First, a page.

Until now, organizations have turned to centralization to process extensive data containing various data types and use cases. However, centralization requires users to import/transport data from edge locations to a central data lake to gain insights. This is time-consuming and expensive. A centralized data team may create bottlenecks, as many employees create data, and the centralized team has to prioritize which of their tickets to work on.
Data mesh helps reduce time-to-insights with a distributed architecture that views data as a product with separate ownership by each business unit. This decentralized model allows teams to access and analyze “non-core” data quicker than ever before.
As data volumes continue to increase, a centralized management model fails to respond at scale. Business agility is negatively affected by the amount of time it takes to get value from data and respond to change.
Data mesh solves this problem by enabling business agility and change at scale. How? It delegates dataset ownership from the central to the domains (individual teams or business users). This closes the gap between an event happening and its consumption/process for analysis.
Data residency and privacy guidelines can be problematic for organizations with data stored in an EU country but accessed by a user in North America. Abiding by these regulations is time-consuming, tedious, and can delay critical business intelligence that helps companies maintain a competitive advantage.
Data mesh provides a connectivity layer that enables direct access and query capabilities by technical and non-technical users to data sets where they reside, avoiding costly data transfers and residency concerns.
Data mesh architecture: challenges
You need to be ready for a few challenges to crop up when implementing your modern data mesh architecture. Here are the most important ones.
Several factors threaten the financial viability of a platform project. This includes the inability to pay for infrastructure, the development of costly applications, delivery of data products, or maintenance of such systems.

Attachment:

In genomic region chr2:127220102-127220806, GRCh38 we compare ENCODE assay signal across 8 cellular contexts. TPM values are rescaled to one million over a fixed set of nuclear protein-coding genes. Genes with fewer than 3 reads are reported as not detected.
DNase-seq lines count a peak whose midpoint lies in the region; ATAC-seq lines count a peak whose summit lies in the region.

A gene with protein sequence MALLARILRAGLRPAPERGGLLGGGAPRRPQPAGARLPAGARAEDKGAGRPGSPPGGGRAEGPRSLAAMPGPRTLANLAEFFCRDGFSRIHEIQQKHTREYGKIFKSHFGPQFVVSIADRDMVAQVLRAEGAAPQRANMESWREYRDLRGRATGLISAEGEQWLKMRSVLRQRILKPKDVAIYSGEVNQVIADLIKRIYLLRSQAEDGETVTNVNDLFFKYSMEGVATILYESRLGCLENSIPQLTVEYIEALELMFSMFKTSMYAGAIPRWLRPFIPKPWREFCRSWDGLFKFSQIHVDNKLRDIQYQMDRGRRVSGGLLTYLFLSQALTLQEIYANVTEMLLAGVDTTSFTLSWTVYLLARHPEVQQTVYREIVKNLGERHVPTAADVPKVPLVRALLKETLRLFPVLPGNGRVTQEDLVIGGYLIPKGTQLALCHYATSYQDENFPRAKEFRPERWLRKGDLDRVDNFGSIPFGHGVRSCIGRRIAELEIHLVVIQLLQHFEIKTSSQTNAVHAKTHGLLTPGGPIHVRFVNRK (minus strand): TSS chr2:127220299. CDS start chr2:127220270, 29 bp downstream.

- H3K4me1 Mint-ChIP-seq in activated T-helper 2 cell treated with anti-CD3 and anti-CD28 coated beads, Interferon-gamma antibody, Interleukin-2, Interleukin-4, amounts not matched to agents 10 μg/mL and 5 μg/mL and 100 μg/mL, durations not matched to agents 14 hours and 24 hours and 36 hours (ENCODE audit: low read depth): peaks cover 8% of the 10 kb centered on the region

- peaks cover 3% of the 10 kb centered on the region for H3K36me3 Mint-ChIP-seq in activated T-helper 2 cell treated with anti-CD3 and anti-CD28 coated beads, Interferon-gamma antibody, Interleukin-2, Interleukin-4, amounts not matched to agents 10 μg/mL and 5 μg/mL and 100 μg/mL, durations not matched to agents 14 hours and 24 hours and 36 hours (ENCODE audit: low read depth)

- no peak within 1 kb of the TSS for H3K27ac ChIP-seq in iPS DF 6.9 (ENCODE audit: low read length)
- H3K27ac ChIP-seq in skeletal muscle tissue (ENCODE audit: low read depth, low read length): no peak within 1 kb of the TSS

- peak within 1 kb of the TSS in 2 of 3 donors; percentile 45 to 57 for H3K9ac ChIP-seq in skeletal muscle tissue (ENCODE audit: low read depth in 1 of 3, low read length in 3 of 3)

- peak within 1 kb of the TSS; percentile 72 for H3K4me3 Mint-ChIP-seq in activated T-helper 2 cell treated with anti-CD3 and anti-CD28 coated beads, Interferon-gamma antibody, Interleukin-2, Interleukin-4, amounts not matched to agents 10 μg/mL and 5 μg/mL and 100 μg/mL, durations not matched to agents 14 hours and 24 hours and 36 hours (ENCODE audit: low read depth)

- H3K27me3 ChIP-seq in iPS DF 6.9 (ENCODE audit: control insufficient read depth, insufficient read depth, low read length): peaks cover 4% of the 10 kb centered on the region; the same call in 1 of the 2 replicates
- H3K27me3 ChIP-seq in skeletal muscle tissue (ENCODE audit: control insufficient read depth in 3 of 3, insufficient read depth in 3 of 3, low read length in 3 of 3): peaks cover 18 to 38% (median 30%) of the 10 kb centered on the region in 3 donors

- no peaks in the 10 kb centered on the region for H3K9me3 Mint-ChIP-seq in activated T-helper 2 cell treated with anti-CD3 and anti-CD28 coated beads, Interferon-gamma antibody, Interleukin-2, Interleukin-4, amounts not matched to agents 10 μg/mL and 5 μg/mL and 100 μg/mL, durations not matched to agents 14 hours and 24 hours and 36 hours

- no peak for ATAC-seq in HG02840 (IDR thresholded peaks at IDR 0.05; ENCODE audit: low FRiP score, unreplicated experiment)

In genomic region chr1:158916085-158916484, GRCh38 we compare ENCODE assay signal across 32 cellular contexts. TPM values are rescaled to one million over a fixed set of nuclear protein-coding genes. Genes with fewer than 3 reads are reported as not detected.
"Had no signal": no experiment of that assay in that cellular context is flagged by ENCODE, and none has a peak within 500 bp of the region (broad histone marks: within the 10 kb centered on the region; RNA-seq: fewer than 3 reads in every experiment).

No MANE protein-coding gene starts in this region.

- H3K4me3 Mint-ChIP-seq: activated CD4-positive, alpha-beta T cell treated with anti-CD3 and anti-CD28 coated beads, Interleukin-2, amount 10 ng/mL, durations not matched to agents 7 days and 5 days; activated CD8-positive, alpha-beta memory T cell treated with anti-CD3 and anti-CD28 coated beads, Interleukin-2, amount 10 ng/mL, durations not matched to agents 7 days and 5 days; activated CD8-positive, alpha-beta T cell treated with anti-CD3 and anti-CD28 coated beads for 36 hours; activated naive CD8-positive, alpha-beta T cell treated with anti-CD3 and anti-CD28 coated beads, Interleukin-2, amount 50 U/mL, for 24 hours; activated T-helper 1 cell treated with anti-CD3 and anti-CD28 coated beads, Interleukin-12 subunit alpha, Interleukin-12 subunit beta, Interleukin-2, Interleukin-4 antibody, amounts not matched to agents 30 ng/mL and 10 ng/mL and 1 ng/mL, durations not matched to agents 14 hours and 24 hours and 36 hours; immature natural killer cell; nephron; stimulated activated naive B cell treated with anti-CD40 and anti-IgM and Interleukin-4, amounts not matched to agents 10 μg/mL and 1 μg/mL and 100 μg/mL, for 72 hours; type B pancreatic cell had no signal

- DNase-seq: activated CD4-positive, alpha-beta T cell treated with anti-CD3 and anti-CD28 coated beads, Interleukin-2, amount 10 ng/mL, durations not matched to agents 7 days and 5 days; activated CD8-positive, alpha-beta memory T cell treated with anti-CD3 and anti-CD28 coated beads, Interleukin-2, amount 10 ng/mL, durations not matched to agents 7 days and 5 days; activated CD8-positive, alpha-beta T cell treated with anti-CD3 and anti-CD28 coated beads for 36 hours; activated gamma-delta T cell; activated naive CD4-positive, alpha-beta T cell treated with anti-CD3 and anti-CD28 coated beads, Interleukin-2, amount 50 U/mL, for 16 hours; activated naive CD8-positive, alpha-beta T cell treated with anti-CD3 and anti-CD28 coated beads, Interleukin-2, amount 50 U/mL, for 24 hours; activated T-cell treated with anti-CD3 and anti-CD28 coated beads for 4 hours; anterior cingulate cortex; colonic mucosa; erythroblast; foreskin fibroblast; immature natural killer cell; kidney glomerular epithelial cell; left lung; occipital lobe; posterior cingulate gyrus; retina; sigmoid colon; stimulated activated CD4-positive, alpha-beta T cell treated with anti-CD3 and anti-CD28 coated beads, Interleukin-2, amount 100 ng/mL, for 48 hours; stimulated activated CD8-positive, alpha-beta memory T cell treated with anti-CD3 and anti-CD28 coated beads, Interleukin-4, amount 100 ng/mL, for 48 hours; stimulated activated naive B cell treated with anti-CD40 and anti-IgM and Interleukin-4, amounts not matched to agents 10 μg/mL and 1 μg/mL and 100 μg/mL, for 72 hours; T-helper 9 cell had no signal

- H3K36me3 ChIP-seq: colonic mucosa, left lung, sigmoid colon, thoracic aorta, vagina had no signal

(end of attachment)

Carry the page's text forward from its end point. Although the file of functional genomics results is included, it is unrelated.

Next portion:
If the platform team manages to build a tool that effectively bridges a technical gap, but data volumes get bigger, and data products become more complex, the solution price tag might get too big.
Collaboration between the platform team and domains
There’s no denying that data mesh brings a lot of extra work for the domains that previously mostly consumed data reports. You need to find a way to convince them somehow that it’s all worth the effort. And once they’re on board, you must coordinate serious releases with them.
For example, improving the platform might cause some breaking changes. What if one domain is in the middle of testing its new applications? In this scenario, they might hold you off for several months.
Building a data management skill set
This is a massive challenge for companies looking to implement data mesh. When you decentralize data management, you have domains manage their own data. Is this a better solution than a central team that offers integration? The answer to this question depends on the industry-specific business domains and the origin of your data.
Technical skills shortage
Delegating full ownership to the domains means that they need to be able to commit to the project. They can hire new people or get themselves trained, but that might soon become too much for them to handle.
Issues might start popping up all over the place when performance dramatically decreases. No tools can solve this issue because the knowledge of how things work in data engineering is necessary here.
Monitoring data products
The team needs to have the appropriate tools to deliver data products and monitor what is going on. Some domains might lack a deeper understanding of what exactly all technical metrics mean and how they affect workloads. Your platform team needs to have the resources at hand to identify and solve problems like overutilization or ineffectiveness.
Data virtualization and duplication
The end of the single-source approach to data management is here. People now want to combine data from multiple sources and don’t want to be constrained by the limitations of a “single place.”
This can be done in two ways, through data virtualization and duplication – and they both come with unique challenges. Data virtualization creates a semantic data model outside the data sources without physically transferring data to another database. It breaks down users’ queries, pushes its parts to the sources, and assembles the results back together.
Data duplication, on the other hand, requires teams to handle data transfers from original sources to downstream applications. This can increase your cloud bills by a lot. And we’re not talking only about the storage fees but also potential egress costs.
Data mesh implementation: How to transform your data lake into data mesh services?
Data infrastructure teams can use lakeFS to provide each data mesh service with its own versioned data lake over the common object store. The Git-Like operations available in lakeFS will bring forward all the missing capabilities like data governance and continuous deployment of quality data.
Data Mesh Implementation steps:
The goal here is to create a lakeFS repository for each data mesh service. This will let each service to work in isolation and publish high-quality data to other services/consumers.